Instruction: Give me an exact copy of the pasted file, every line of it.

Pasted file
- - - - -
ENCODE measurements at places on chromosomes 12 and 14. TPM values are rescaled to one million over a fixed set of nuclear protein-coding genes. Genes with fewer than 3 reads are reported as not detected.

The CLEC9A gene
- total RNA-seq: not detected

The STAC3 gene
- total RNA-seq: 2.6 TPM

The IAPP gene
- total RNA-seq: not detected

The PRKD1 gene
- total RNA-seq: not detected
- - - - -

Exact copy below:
ENCODE measurements at places on chromosomes 12 and 14. TPM values are rescaled to one million over a fixed set of nuclear protein-coding genes. Genes with fewer than 3 reads are reported as not detected.

The CLEC9A gene
- total RNA-seq: not detected

The STAC3 gene
- total RNA-seq: 2.6 TPM

The IAPP gene
- total RNA-seq: not detected

The PRKD1 gene
- total RNA-seq: not detected